Maximum sustained winds remain at 155 mph, meaning it is only 2 mph short of intensifying to a Category 5 storm (157 mph), with higher wind gusts, NHC said. The storm is expected to bring life-threatening storm surges, rain and power outages throughout Florida.
“It is now a Category 4 hurricane with maximum sustained winds of up to 155 mph — that is knocking on the door of a Category 5 storm,” DeSantis said at a news conference Wednesday morning.
More than 200,000 Floridians are without power, according to poweroutage.us.
“Don’t go outside in the eye of the storm,” DeSantis warns. “It’s still dangerous. There is actually a calmness if the center of the hurricane is right over you … even if it seems calm, wait to make sure that the storm has actually passed.”
The highest risk counties are from Collier County up to Sarasota County, and the most recent track has the storm making landfall in Charlotte County.
“If you are in any of those counties, it is no longer possible to safely evacuate,” DeSantis said. “It’s time to hunker down and prepare for this storm. This is a powerful storm that should be treated like you would treat if a tornado was approaching your home.”
There are over 200 shelters open in just the southwest Florida region alone.
Winds and rain have begun intensifying a day after Ian battered the western tip of Cuba, bringing down the electricity grid and leaving the entire island without power.
Ian’s forward movement slowed over the Gulf, enabling the storm to grow wider and stronger. A hurricane warning covering roughly 220 miles of the state included Fort Myers as well as Tampa and St. Petersburg, which could get their first direct hit by a major hurricane since 1921.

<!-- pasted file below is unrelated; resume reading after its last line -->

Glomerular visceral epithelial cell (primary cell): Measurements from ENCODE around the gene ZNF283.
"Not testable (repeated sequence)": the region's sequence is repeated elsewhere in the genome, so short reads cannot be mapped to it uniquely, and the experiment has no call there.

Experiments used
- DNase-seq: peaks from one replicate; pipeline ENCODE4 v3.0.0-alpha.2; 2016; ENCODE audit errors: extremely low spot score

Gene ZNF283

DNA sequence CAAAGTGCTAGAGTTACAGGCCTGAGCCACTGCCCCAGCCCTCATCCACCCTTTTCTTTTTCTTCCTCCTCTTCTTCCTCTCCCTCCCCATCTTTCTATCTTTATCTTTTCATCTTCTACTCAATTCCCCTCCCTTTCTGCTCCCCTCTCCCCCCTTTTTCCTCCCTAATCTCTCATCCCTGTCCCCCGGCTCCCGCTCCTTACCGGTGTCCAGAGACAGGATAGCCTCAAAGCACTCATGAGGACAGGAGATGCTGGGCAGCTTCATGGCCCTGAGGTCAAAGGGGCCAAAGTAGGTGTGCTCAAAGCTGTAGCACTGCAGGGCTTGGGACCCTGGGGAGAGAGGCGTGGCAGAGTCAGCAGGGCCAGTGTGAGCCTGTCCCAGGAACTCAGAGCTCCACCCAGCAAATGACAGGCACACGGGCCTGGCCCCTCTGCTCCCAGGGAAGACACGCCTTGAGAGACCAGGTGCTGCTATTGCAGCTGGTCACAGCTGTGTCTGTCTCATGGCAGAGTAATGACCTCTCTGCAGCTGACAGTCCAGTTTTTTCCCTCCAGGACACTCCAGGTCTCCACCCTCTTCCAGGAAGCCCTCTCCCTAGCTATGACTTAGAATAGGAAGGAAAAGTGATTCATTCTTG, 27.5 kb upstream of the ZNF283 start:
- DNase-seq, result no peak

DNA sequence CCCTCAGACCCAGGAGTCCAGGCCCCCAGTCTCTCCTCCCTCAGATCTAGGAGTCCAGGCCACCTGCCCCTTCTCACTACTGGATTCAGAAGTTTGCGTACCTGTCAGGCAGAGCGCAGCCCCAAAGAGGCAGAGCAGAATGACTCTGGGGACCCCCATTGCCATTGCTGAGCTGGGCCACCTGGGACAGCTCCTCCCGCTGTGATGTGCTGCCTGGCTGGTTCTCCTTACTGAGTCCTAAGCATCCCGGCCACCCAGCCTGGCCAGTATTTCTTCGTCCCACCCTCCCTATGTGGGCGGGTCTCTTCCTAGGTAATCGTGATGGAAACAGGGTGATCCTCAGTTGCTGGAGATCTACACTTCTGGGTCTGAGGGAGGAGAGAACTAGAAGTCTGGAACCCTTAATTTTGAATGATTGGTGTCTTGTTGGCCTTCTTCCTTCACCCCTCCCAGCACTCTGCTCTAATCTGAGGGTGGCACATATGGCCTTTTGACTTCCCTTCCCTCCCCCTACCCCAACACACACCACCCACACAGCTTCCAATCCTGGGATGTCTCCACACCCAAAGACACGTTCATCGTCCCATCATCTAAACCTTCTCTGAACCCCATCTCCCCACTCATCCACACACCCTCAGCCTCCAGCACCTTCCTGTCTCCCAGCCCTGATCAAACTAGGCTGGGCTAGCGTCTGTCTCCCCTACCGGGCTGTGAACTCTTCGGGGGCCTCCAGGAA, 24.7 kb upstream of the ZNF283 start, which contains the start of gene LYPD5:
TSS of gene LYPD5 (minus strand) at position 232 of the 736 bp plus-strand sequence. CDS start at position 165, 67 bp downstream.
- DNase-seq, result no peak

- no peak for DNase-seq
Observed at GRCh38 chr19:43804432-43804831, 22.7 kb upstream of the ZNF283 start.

Forecasters said the storm surge could reach 12 to 16 feet if it peaks at high tide. Rainfall near the area of landfall could top 18 inches.
Airports in Tampa, St. Petersburg and Key West closed. Disney World theme parks and Sea World in Orlando all closed ahead of the storm.
Miami-Dade County suspended countywide transit services including Metrobus, Metrorail, Metromover and Special Transportation Services on Wednesday morning.
Tolls have been suspended along interstates to allow for faster evacuations, and bridges will be closed when certain wind speeds are met, officials said.
White House press secretary Karine Jean-Pierre said Tuesday night President Joe Biden and DeSantis discussed ways the federal government is helping Florida prepare for the hurricane and later committed to continue providing a closely coordinated storm response.
As of Tuesday night, at least 5,000 Florida Guardsmen have been activated and pre-positioned at armories across the state.
So far, 26 school districts have been closed, and more are expected to close as the storm approaches.
Biden also declared an emergency, authorizing the Department of Homeland Security and the Federal Emergency Management Agency, or FEMA, to coordinate disaster relief and provide assistance to protect lives and property.